The unbearable beauty of the Catholic Church

By Tom Quiner

Habemus papam! We have a pope!

As I watched the drama and pageantry of a new pope unfold this afternoon, I thought about what it means to be Catholic.

I look at my adopted Church, not through rose-colored glasses, but through the sin-stained lens of my own life. I converted to the Roman Catholic Church 32 years ago this upcoming Easter Vigil.

I have not looked back. Rather, I simply marvel at the beauty that surrounds me in this Church.

I’m not talking about the beautiful cathedrals that have been built in the name of Christ on every corner of the earth.

I’m not talking about the jaw-dropping paintings, stained-glass windows, and sculptures that have been inspired by Christ’s redemptive love for man.

I’m not talking about the other-worldly symphonies and hymns that have been composed to create a living heaven here on this earth.

Those are great, and they do uplift the soul.

I’m talking about something I really can’t explain other than to call it the “liturgy of heaven,” to use Pope Benedict XVI’s words.

It’s what happens at the Catholic Mass that makes my soul soar. I think about the scripture passage known as “the wedding at Cana.” Mary, the Mother of God, introduces her Son to the world. What does Jesus do? He turns water into wine.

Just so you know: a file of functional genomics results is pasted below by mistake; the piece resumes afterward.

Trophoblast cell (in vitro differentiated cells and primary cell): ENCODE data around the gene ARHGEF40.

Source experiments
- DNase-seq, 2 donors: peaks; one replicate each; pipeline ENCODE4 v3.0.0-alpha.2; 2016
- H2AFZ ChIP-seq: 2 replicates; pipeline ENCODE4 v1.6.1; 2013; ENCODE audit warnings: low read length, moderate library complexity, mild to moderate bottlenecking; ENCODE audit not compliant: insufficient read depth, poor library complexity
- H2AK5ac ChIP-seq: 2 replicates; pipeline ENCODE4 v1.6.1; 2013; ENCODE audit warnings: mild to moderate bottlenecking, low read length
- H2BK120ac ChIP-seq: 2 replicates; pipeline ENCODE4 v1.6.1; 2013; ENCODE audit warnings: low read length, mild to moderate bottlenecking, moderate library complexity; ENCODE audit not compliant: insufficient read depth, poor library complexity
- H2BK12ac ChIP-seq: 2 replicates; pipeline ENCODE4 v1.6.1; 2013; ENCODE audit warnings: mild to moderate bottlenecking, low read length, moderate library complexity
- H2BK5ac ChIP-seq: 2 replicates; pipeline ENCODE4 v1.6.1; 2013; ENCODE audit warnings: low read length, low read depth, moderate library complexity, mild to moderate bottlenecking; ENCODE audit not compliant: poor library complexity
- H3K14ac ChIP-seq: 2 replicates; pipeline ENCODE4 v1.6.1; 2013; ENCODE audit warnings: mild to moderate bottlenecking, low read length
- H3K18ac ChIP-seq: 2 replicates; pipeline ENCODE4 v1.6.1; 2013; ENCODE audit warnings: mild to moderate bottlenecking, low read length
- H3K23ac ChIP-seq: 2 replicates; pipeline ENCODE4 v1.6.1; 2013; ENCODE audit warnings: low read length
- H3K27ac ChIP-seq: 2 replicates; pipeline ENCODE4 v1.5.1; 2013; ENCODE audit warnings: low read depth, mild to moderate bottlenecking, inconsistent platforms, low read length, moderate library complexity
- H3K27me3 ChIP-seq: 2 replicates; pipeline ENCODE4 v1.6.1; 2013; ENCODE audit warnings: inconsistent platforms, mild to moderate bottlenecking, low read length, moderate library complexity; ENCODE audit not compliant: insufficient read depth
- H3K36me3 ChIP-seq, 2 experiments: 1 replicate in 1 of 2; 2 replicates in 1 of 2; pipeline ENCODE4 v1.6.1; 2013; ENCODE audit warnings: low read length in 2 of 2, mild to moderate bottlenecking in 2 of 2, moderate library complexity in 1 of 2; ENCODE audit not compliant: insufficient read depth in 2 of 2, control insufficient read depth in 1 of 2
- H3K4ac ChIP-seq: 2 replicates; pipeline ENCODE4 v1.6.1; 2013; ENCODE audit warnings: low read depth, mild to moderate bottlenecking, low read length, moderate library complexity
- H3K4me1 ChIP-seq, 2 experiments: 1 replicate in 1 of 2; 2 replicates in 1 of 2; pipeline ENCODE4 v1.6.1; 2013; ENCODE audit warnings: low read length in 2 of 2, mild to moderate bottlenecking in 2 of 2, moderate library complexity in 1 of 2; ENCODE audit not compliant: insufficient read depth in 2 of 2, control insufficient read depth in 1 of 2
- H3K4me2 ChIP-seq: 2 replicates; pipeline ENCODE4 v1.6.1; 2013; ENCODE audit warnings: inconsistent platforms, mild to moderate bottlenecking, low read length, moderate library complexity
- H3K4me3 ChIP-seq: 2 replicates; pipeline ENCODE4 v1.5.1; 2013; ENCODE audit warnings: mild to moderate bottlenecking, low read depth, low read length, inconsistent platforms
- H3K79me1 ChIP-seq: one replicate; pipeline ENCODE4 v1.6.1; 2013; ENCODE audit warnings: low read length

What’s the point?

The point is that this wine is the source of life. The point is it takes place at a wedding which signifies the creation of a new life as “two become one flesh.” It is through marriage that God creates, and Jesus sets the stage at this sacramental event that this wine is pretty important.

And then Jesus says something really crazy later on in the 6th chapter of John:

“I am the bread that came down from heaven.”

He says HE is the source of nourishment in our lives.

He built on the theme by saying,

“Most assuredly, I say to you, unless you eat the flesh of the Son of Man and drink His blood, you have no life in you.”

His audience took Him literally. They walked away from Jesus.

Jesus didn’t try to stop them and explain that He was talking symbolically, because He wasn’t. He meant what He said.

And then I think about the Last Supper when Jesus established the Eucharist.

He took the bread and said,

“This is My body which is given for you; do this in remembrance of Me.”

He took the wine and said,

“This cup which is poured out for you is the new covenant in My blood.”

Put this all together. Water turns into wine at Cana. Jesus proclaims Himself as the Bread of Life talking with a tough audience in Jerusalem. And then hours before the execution He knew was imminent, He tells us to keep eating this bread and drinking this wine because it is the new covenant in His blood.

What does it mean?

I asked an Episcopal deacon what this means in the Episcopal church, in which I was raised. She said it means whatever you want it to mean.

If you want to treat the Eucharist as a symbol, fine.

If you want to treat Eucharist as the actual Body and Blood of Christ, fine.

If you want to view Eucharist as a unifying meal devoid of divine implication, fine.